How I Am Going To Quit My Job And Be Financial Independent In Only 5 Years
Being a blogger means that you have friends all over the world, including Norway! I have got to know Route 2 FI over the past few months. He has been incredibly honest about the Financial Independence (FI) movement. And I have had A LOT of questions and he has answered them all with honesty and humour.
You see I am not sure it is possible given my circumstances, I even wrote about it for Mouthy Money. I am 42, I run my own business, Mrs Mummypenny, I have three young children, a fairly expensive mortgage in the South East of UK. And I don’t earn £100k a year (yet). But once upon a time, when I was in my 20’s before children I had a cheaper mortgage and I earned around £50k, then would have been my ideal time for FI building.
But I didn’t. I spent the money and bought stuff. Okay so I did get on the housing market early, aged 25. And I did start investing into a stocks and shares ISA. So I now sit at aged 42 with some money in my pension (no where near enough), a little bit of investment and a chunk of equity. No where near financial independence, but on the way.
I will hand over to Route to FI, aged 31 from beautiful Norway.
Why do most people spend decades in careers they don’t like?
The norm is to go to school, graduate, take a job, climb the corporate ladder and stay there for 30-40 years.
Then you are free to enjoy life when reach retirement, currently 67 for me or 65 for women, but set to change to who know what in the future.
Have you ever wondered if this is the life you really wanted?
I don’t understand why more people questions this.
If I asked you right now to tell me the truth; would you retire right now if you had enough money to cover all your expenses?
I have Always Been Frugal
Financial independence is a term used to describe a person who doesn’t have to work (which provides income), to cover their expenses.
Definition: “When your income from other sources than your normal day job exceeds all your life costs”.
This is also called passive income.
I have always been frugal, I think it lies in my nature to be careful with money.
During my studies I lived on approx. $850 every month. I’ve done over 10 years of different university studies, and because of limited income as a student I was forced to not splurge.
This is a habit I’ve kept and I haven’t really upgraded my lifestyle too much since then.
During my studies I travelled to India for a month, and then China 6 months later. These trips changed me.
I saw people living at the street, people poorer than we can imagine.
But I also visited villages where everybody was smiling, where they shared stories around a campfire and showed happiness.
I asked one of them about how much they lived on, and he said it was around $3 a day.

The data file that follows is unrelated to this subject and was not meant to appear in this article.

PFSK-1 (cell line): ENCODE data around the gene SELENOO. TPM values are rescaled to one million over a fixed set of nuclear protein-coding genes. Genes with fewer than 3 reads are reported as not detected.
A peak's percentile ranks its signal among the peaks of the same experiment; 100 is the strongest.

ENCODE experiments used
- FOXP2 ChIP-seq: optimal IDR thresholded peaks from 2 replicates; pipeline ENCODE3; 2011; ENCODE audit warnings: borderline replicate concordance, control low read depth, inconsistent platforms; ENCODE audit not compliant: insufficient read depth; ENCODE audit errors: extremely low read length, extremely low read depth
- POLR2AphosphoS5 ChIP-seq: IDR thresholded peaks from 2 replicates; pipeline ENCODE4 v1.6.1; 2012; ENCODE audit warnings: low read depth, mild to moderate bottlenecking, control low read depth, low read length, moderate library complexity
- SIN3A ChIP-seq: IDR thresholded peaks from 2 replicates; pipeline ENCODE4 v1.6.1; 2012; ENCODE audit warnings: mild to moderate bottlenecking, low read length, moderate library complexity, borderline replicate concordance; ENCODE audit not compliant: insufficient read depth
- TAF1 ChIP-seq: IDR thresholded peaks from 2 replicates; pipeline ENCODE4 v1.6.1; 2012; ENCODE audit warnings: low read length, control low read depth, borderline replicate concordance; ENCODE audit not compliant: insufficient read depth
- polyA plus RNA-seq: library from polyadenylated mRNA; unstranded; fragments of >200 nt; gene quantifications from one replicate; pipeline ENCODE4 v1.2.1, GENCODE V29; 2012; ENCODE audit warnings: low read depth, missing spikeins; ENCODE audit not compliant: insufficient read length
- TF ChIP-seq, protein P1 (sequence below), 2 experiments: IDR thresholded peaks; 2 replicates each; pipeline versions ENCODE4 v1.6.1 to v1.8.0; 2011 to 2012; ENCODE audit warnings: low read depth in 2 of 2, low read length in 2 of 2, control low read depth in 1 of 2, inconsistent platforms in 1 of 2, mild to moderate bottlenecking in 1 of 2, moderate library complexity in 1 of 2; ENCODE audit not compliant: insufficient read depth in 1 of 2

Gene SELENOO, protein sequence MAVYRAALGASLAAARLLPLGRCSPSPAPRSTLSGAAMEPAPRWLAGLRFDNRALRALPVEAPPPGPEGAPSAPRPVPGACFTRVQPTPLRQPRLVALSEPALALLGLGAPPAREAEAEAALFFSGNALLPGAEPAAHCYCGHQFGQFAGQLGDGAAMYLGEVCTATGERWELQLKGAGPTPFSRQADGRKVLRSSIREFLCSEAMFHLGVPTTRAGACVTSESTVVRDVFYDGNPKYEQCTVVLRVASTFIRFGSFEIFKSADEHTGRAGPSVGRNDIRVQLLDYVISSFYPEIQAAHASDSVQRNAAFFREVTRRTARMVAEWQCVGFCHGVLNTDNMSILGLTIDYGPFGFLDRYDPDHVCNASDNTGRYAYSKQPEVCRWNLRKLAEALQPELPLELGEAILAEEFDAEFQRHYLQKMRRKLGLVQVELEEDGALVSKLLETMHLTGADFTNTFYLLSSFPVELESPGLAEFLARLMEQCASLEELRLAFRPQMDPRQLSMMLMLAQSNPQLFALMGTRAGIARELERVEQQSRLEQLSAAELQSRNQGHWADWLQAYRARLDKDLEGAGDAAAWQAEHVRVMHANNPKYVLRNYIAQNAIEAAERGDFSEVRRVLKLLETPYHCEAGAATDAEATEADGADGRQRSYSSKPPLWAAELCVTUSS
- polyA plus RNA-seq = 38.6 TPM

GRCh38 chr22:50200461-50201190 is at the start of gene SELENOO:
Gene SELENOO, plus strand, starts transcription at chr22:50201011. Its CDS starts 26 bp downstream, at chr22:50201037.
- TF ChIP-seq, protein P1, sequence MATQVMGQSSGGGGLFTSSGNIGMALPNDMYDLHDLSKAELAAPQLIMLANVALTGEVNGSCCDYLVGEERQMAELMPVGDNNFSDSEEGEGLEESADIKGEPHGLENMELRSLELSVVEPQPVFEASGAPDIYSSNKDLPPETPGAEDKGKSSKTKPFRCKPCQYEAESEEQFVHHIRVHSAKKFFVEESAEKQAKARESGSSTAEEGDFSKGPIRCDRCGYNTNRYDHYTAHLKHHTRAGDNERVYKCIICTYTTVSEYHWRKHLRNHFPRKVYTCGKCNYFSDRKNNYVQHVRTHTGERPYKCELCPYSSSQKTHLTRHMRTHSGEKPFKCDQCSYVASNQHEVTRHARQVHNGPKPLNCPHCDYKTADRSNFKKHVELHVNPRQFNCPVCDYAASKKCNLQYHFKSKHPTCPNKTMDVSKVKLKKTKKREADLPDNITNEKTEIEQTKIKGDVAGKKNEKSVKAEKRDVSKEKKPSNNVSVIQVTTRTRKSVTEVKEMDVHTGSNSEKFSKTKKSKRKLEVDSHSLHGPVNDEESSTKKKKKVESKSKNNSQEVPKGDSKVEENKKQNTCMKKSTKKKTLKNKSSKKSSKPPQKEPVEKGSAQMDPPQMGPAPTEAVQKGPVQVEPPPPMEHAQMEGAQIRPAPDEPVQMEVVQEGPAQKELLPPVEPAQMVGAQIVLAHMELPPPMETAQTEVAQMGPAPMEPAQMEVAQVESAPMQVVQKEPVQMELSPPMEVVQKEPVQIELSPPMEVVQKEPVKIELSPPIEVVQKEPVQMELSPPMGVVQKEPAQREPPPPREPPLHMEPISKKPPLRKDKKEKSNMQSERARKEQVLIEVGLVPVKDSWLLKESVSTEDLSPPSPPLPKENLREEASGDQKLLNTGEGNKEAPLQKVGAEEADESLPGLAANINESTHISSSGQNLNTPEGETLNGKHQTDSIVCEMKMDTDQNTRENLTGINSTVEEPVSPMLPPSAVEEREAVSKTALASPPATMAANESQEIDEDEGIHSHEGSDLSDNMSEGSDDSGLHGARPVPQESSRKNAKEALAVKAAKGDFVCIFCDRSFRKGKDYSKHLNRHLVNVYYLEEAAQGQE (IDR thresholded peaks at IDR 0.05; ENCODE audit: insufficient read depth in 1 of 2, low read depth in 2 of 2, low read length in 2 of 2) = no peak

This really got me thinking
How could they seem so happy with so little?
And why do I chase material things at home?
Because I always thought that would make me happy.
With these thoughts in the back of my head as I travelled, I started to welcome the simple life.
I stopped buying new things, simply because I didn’t have enough money anyway.
And as a consequence of stopping buying new things, I stopped wanting new things.
And as I stopped wanting new things, I noticed that things didn’t have any effect on my happiness at all.
Discovering Financial Independence And Setting A Goal Of Quitting the 9 – 5
In the end I finished my masters degree and entered the cubicle 9 – 5 world.
My first paycheck was approx. $3,300. Almost four times as much as I had lived on the last 10 years.
I remember I thought: “What am I gonna spend that on?”
My spending was still around $950 / month.
This meant I had over $2,000 $ extra to spend per month, but I didn’t want anything new.
I had the things I needed to be happy.
I started to wonder why my friends wanted me to chase a life of excess, when in reality I already had everything I could possibly need.
For 3 years I have been working 40 hour weeks for the purpose of buying more and having more.
But all the way there was nothing I wanted to buy.
So what good was a job for me?
What was I supposed to be working for?
One day my brother told me about how to invest my money and I was completely hooked.
Was there really a legal escape out of the 9-5?
I couldn’t believe it! It was too good to be true.
The principle for reaching financial independence is to save up 25 x your yearly expenses.
I’ve done a lot of tracking over the years, and my average spending over several year is $1,500 – $2,000 per month.
If we assume I spend $2,000/month every month, I’ll end up spending $24,000/year.
25 x my yearly expenses is therefore $600,000.
In other words, I will retire when I have a net worth of $600,000.
Escaping The 9-5: Financial Independence In Only 5 Years
Okay, so let’s get honest here.
My net worth is already almost $200,000.
There is no way I could have retired from the 9-5 in only 5 years starting with a $0 net worth.
So how did I get from $0 to $200,000 in the first place?
- By living frugally and saving 50 % of income for years (but with an extremely low salary in part time jobs).
- By working 9-5 for three years after I started working full time and saving almost 65 % of my salary every year ranging from $57,000 – $81,500 (current job).